In a small study, 14 patients with alopecia universalis were treated with azathioprine 2.5 mg/kg/day. Forty-three percent achieved complete regrowth at a mean of 4.7 months [JAAD 2016;74;1007].
Methotrexate has been used with benefit for AA in several small series of patients. It is usually combined with IL or oral steroids--often the steroids are given early and then the patient treated with methotrexate alone or in combination with topical minoxidil. Hammerschmidt and Brenner reviewed treatment of 31 patients and found regrowth greater than 50% was observed in 67.7% of patients, with the best responses observed in those with <5 years of disease progression (79%), age over 40 years (73.3%), male patients (72.8%), cumulative dose of methotrexate 1000-1500 mg, and multifocal alopecia areata (93%) [An. Bras. Dermatol 89;5;Sept./Oct. 201].
Topical immunotherapy with diphenylcyclopropenone (DPCP) and anthralin of 25 patients with severe AA resulted in complete regrowth of hair in 72% [JAAD 2015;72;640].
The topical application of squaric acid dibutylester (SAD) induces an allergic contact dermatitis and can grow hair both in adults and children. Various protocols exist, but one common approach is to first do an application on the arm to induce sensitivity and then one month later, start topical application of 5% SAD on the affected areas of the scalp. Patients return monthly to monitor progress and for reapplication of the 5% if the hair is regrowing. If there is too much reaction (e.g., burning, blistering), the concentration is reduced to 2.5%. If no hair is growing, then the concentration can be increased to 10%.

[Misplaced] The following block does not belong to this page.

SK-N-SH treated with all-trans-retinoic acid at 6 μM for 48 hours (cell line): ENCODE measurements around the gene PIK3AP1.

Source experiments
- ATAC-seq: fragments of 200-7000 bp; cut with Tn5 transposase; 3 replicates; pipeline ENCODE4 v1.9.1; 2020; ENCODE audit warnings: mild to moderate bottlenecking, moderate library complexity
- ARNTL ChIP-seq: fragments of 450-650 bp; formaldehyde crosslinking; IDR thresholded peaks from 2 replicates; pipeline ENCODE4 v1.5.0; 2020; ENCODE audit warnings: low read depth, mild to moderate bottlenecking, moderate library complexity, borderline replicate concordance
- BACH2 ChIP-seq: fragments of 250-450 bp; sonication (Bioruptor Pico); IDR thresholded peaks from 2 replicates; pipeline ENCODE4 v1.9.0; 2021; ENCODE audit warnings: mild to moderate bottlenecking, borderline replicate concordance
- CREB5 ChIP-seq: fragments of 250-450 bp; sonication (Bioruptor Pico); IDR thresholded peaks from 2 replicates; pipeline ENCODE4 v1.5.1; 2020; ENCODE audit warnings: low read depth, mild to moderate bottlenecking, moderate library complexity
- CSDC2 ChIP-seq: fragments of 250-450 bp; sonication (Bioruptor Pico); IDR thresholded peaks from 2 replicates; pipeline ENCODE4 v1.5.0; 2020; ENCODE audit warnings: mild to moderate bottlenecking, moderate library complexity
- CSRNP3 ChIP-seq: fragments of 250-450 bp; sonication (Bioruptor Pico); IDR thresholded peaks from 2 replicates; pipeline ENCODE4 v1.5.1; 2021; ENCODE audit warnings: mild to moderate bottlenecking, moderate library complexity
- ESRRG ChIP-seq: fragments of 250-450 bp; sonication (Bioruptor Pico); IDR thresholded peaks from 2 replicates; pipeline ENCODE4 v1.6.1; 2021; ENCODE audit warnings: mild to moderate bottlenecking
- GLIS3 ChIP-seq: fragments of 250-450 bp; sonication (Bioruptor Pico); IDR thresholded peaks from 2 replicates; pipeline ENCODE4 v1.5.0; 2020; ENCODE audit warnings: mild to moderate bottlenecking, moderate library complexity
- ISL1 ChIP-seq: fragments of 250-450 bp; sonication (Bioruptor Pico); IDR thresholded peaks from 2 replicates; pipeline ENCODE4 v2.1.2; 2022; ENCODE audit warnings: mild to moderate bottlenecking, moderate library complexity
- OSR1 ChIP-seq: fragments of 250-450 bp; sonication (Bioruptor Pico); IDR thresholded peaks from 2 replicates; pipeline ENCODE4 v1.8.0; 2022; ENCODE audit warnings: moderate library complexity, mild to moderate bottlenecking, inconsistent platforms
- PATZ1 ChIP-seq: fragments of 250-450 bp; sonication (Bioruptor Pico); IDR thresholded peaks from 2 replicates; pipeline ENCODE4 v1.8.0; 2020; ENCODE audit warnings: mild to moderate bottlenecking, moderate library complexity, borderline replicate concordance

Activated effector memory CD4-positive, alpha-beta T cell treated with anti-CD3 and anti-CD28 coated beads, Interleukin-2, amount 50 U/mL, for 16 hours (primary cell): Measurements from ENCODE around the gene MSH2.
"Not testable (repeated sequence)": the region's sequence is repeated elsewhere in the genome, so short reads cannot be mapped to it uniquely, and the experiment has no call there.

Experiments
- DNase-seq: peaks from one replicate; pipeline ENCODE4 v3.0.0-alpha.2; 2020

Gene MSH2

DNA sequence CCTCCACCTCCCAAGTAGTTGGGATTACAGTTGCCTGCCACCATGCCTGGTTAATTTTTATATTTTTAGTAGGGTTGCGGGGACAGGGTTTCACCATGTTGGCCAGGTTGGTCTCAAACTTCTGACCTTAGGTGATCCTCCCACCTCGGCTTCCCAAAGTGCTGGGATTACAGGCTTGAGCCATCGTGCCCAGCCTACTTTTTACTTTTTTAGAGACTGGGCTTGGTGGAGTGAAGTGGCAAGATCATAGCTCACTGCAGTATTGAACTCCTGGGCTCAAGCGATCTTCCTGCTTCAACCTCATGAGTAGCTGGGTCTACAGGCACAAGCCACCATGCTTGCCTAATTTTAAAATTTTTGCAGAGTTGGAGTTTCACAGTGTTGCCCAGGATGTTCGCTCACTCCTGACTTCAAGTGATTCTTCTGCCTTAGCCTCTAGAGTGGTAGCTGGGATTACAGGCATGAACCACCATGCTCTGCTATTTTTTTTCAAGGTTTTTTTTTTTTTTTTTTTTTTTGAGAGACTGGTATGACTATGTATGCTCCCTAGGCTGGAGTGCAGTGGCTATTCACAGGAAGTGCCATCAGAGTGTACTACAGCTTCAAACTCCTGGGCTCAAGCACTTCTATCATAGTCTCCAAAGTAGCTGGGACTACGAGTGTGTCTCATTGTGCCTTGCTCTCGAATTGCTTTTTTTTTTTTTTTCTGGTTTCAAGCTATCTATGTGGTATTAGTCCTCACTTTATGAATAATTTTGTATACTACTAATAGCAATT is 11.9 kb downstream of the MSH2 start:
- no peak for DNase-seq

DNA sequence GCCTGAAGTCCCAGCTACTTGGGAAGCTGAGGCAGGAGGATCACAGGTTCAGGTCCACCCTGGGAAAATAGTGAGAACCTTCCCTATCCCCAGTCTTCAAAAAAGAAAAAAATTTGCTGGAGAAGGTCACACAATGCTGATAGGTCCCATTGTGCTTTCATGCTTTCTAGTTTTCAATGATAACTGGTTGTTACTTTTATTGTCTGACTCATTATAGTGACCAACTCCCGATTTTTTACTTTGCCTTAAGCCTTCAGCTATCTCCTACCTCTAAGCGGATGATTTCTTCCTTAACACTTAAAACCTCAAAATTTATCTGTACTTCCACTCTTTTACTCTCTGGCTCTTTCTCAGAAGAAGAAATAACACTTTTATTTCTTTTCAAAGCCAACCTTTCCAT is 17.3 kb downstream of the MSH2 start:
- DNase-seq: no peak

Inducing an irritant contact dermatitis can sometimes cause regrowth. Typically, one has the patient apply 1% anthralin for 1 hour and then wash off. The main side effect is irritation, but that is the goal. Rarely, there can be facial edema, vesicles, blisters, etc., if the reaction is too severe.
Ninety patients with severe AA were treated with tofacitinib 5 mg BID for 2-3 months initially. Then, non-responders were eligible for pulse prednisone or higher doses of tofacitinib [JAAD 2017;76;22]. Seventy-seven percent achieved a clinical response, with 58% achieving a greater than 50% improvement in SALT score over 4-18 months. There were no serious adverse events.
68% (9/13) pediatric patients with severe AA experienced clinically significant regrowth of hair in a study using tofacitinib (5 mg BID x 5 months) [JAAD 2017;76;29]. Most of the patients studied had either alopecia universalis or totalis. No serious side effects were reported.